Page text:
Online series

Counter-Strike Online is a free-to-play spin-off available in much of eastern Asia. It was developed by Nexon, with oversight from Valve Corporation. It uses a micropayment model that is managed by a custom version of the Steam back-end.[16] Announced in 2012 and aimed at the Asian gaming market, a sequel titled Counter-Strike Online 2 was developed by Nexon on the Source game engine, and released in 2013.[17]

Nexon: Zombies

In August 2014, Nexon announced Counter-Strike Nexon: Zombies, a free-to-play, zombie-themed spin-off,[18] developed on the GoldSrc game engine.[19] On September 23, 2014, an open beta was released on Steam.[20] The game launched on October 7, 2014, featuring 50 maps and 20 game modes.[21] The game features both player versus player modes such as team deathmatch, hostage rescue, bomb defusal, and player versus environment modes such as cooperative campaign missions and base defending.[22] Reception from critics was generally negative with criticism aimed at the game's poor user interface, microtransactions,[22] and dated graphics.[19]

Reception

As of August 2011, the Counter-Strike franchise has sold over 25 million units.[23]

References

  1. ^ a b "Counter-Strike: Source beta begins". GameSpot. CNET Networks. August 11, 2004. Retrieved July 1, 2008. 
  2. ^ "VALVE ANNOUNCES COUNTER-STRIKE: GLOBAL OFFENSIVE (CS: GO)". Steam. Valve Corporation. August 12, 2011. Retrieved March 21, 2012.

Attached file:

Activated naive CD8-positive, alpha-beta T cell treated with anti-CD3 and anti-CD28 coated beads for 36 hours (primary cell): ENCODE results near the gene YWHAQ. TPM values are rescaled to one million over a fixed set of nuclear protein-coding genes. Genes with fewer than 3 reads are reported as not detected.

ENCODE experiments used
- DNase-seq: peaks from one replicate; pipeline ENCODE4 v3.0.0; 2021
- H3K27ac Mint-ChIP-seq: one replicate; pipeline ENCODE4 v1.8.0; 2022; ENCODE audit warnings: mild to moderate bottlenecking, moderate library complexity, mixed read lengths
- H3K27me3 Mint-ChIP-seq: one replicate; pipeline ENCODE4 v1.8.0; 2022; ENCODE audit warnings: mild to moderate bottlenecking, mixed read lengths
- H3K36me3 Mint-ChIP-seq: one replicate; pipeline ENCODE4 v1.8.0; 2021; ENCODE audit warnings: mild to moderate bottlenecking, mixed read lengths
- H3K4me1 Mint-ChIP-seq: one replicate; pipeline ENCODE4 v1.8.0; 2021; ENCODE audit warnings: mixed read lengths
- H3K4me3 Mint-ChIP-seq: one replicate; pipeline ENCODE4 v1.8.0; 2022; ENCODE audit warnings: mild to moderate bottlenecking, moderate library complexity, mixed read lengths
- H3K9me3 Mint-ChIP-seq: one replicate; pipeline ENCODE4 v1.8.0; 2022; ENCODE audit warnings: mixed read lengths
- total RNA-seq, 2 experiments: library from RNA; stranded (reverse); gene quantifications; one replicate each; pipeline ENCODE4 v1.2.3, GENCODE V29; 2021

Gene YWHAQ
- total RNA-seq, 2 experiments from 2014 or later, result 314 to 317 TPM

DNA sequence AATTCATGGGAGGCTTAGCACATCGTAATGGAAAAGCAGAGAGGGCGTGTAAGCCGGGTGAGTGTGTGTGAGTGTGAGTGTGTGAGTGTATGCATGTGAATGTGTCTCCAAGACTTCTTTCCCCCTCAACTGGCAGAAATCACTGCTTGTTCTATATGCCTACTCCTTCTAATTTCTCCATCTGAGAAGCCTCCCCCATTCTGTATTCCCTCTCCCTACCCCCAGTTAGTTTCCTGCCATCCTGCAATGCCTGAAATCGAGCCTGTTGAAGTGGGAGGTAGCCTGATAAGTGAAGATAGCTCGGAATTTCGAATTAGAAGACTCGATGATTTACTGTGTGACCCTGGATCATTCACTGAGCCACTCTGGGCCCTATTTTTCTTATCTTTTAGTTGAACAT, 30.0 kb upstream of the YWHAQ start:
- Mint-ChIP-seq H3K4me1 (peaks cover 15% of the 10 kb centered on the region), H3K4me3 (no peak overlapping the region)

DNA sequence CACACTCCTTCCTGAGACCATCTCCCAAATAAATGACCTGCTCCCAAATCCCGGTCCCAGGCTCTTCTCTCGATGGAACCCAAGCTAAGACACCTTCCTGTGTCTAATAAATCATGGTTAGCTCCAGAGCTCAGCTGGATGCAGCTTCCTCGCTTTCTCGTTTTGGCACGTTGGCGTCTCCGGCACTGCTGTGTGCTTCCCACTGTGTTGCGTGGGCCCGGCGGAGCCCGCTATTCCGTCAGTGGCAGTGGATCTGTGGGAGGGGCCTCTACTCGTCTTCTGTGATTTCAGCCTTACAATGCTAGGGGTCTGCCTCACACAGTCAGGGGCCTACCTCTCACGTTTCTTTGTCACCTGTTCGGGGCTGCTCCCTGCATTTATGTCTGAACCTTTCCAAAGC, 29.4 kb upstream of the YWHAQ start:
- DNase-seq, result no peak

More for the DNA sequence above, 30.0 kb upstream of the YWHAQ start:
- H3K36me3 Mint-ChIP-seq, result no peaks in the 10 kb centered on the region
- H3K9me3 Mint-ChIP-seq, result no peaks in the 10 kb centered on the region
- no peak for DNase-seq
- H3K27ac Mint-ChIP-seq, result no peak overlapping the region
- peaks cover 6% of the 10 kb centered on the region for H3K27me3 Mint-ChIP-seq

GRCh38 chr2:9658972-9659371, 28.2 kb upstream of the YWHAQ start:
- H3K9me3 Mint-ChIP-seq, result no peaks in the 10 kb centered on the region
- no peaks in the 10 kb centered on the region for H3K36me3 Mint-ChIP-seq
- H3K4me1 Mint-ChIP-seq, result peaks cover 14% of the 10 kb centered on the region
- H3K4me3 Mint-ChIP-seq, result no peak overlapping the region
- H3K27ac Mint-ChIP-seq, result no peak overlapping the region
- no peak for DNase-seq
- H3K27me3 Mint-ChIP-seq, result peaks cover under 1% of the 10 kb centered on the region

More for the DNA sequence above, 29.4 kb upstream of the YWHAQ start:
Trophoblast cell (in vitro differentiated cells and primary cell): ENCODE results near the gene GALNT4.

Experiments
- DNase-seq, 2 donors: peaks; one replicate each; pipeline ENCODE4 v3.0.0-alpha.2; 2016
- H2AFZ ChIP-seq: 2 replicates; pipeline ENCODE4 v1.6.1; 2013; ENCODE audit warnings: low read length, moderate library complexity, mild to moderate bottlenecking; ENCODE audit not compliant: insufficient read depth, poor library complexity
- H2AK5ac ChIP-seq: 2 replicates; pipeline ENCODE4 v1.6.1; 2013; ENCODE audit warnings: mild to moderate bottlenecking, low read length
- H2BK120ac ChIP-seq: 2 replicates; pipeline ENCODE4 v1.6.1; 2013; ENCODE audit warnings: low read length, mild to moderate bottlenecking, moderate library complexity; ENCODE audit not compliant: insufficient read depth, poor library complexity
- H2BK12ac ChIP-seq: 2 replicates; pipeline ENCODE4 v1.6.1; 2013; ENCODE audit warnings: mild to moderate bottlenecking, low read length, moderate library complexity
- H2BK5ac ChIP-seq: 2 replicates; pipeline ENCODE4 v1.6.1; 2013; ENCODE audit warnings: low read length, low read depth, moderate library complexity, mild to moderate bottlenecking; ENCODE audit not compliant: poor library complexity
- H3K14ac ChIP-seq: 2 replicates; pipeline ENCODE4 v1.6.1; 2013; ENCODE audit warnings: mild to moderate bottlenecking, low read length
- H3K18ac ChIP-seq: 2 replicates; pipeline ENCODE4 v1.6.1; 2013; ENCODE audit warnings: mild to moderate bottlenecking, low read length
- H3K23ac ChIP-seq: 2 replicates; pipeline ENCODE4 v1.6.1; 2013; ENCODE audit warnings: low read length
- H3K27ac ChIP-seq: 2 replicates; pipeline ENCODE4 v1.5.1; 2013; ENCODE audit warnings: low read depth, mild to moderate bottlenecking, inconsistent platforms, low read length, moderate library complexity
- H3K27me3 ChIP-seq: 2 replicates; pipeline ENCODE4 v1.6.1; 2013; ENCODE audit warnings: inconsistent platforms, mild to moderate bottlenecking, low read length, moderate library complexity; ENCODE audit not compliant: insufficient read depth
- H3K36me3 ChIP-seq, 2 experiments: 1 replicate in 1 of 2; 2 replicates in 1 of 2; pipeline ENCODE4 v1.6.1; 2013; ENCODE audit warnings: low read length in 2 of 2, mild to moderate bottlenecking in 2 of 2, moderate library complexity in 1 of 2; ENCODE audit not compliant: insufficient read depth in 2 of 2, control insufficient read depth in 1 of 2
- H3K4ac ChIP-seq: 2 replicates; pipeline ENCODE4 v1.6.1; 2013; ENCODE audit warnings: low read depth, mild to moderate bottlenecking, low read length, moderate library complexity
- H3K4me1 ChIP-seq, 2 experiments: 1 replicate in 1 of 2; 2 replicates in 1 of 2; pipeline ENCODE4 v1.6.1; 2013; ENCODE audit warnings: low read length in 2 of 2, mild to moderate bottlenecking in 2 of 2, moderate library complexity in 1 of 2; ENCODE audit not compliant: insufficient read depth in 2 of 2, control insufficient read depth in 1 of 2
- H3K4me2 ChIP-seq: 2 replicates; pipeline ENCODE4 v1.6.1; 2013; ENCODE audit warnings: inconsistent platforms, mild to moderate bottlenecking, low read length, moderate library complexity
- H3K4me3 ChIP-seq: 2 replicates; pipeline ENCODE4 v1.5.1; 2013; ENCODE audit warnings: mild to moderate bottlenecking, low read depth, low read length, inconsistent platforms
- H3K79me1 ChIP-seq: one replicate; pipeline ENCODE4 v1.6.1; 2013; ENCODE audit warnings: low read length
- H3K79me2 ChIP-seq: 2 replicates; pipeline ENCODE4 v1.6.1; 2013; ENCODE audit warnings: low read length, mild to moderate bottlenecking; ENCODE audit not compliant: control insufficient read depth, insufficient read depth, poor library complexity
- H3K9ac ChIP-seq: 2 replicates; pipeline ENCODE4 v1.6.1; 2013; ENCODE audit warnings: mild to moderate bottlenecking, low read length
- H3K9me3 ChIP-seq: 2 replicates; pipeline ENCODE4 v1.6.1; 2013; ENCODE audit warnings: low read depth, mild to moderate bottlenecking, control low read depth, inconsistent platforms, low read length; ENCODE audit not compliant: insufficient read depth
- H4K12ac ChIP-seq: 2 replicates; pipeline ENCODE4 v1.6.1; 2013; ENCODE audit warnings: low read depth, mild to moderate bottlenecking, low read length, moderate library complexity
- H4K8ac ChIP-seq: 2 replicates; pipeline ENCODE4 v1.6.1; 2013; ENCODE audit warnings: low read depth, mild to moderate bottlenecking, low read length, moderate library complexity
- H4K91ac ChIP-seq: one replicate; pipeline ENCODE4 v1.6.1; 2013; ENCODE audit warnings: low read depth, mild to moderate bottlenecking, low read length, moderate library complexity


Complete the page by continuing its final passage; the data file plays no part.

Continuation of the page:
3. ^ a b Pinsof, Allistair (August 24, 2012). "Review: Counter-Strike: Global Offensive". Destructoid. Archived from the original on January 1, 2017. Retrieved April 7, 2014. 
  4. ^ Owen, Phil (August 31, 2012). "GAME BYTES: 'Counter-Strike' Lackluster". The Tuscaloosa News. New Media Investment Group. Retrieved February 7, 2017 – via Questia. (Subscription required (help)). 
  5. ^ "Money system in CS:GO explained". Natus Vincere. Archived from the original on January 2, 2017. Retrieved January 2, 2017. 
  6. ^ Fahey, Rob (June 6, 2003). "E3 2003: Counter-Strike". Eurogamer. Retrieved February 5, 2014. 
  7. ^ "Counter-Strike 1.6 Beta released". Steam. Valve Corporation. January 28, 2013. Retrieved February 5, 2014. 
  8. ^ "Counter-Strike 1.6 update released". Steam. Valve Corporation. April 1, 2013. Retrieved February 5, 2014.